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2007-2015 Instructor, BMS 354/554, General Pharmacology
2007-Present Instructor, BMS 329, Physiology and Functional Anatomy of Domestic Animals
2007-Present Instructor, TOX 501, Principles of Toxicology
2014-Present Instructor, BMS 539X, Principles of Pharmacology
2013-Present Instructor, BMS 538X, Principles of Physiology
Dr. Arthi Kanthasamy’s research focuses on the cellular and molecular mechanisms underlying neurodegenerative processes associated with cerebral ischemia, drugs of abuse, and Parkinsons’s disease. Brain ischemic damage results from occlusion of cerebral arteries that supply brain cells. If the blockade is not reversed within a defined short period, it leads to induction of cell death within the region that is supplied by the affected vessels. The goals of her lab are two fold: 1) To elucidate the role of novel PKC isoform cell signaling events in apoptotic death of striatal neurons; 2) To evaluate the influence of excessive dopamine in striatal neuronal oxidative damage during cerebral ischemia.
Parkinson’s disease is a progressive age related neurodegenerative disease characterized by pronounced loss of the dopaminergic neurons in the substantia nigra pars compacta (SNc). To identify the cellular mechanisms underlying selective loss of dopaminergic neurons in PD, Dr. Kanthasamy has collaborated to developed a unique in vitro dopaminergic cell culture model to study the importance of autophagic degradative machinery in dopaminergic neuronal loss. Her recent studies indicate a functional link between the ubiquitin proteasomal system and autophagy. A dynamic balance between the two degradative machineries is essential for the normal functioning of the cell. Therefore, she is interested in examining the functional interaction between the two protein degradation systems in a chemical-induced model of Parkinson’s disease. The dopaminergic toxicant methamphetamine is used as a key inducer of autophagy and apoptosis. She is studying the signal transduction mechanisms associated with cross talk between autophagy and apoptosis in mediating neuronal degeneration. Genetic, proteomic, biochemical, cell biological, pharmacological, neurochemical, behavioral and electron microscopic (TEM) approaches. Currently, Dr. Kanthasamy is collaborating with Dr. Syed Ali at the National Center for Toxicological Research, United States Food and Drug Administration at Arkansas.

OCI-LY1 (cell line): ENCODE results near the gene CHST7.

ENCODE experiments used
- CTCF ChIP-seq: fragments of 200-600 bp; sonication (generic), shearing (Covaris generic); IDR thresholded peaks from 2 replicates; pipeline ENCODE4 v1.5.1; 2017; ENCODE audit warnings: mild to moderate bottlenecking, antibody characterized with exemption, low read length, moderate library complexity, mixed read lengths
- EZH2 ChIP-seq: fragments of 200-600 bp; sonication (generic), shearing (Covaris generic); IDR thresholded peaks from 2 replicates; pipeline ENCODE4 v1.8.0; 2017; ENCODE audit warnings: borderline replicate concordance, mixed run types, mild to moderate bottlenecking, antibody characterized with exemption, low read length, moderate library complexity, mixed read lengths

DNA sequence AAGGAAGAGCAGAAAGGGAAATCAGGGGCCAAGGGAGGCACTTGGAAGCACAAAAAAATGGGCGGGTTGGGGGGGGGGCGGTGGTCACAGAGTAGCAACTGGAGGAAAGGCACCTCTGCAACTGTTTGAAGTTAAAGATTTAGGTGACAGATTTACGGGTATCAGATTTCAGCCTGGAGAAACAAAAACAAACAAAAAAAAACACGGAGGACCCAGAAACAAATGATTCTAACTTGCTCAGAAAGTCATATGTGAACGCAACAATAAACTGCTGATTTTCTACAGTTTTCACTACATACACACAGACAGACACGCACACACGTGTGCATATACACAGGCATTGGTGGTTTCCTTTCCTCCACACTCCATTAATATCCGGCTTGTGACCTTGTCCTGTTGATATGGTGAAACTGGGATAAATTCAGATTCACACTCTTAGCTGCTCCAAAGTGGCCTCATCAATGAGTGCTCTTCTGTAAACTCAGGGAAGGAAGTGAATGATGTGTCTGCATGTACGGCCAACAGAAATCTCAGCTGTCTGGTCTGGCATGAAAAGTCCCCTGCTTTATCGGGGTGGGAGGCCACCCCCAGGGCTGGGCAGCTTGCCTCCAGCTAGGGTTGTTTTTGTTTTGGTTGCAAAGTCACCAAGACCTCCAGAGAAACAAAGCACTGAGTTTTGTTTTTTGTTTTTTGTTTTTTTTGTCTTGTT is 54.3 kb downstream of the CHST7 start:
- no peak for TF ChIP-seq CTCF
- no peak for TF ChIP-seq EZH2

Another major focus of her research is to understand the role of neuroinflammatory events in PD induced dopaminergic neuronal loss. She is studying the functional interaction between activated microglia and dopaminergic neurodegeneration in experimental models of Parkinson’s disease. Understanding the cellular events underlying microglia-mediated neurodegeneration may be critical in developing novel therapeutic strategies that limit the progressive loss of dopaminergic neurons in PD related chronic neurodegenerative disease.
In 2009, Dr. Kanthasamy received funding from the NINDS’ “New Investigator Award” program. She will receive a total of $1.28 million for her work in researching brain inflammatory mechanisms of Parkinson ’s disease models.
National Institutes of Health, NINDS “New Investigator Award,” 2009
Young Scientist Award, Association of Scientists of Indian Origin in America -Neuroscience Division, 2006
Outstanding Research Presentation Award at Purdue University Neuroscience (PUN) Retreat, 1999
Summer fellowship from Parkinson’s Disease Foundation for the project titled, “Mechanisms of neuroprotective effect of strychnine-insensitive glycine site antagonists in an experimental Parkinson’s model: Effects on cellular bioenergtics and MPP+ bio-disposition, 1996
Summer fellowship from Parkinson’s Disease Foundation for the project titled, “Biochemical, behavioral and histological characterization of strychnine-insensitive glycine site antagonists in an experimental Parkinson’s model,” 1995
Society for Neuroscience
Society of Toxicology
Peer Reviewd: 20 selected publications out of over 100.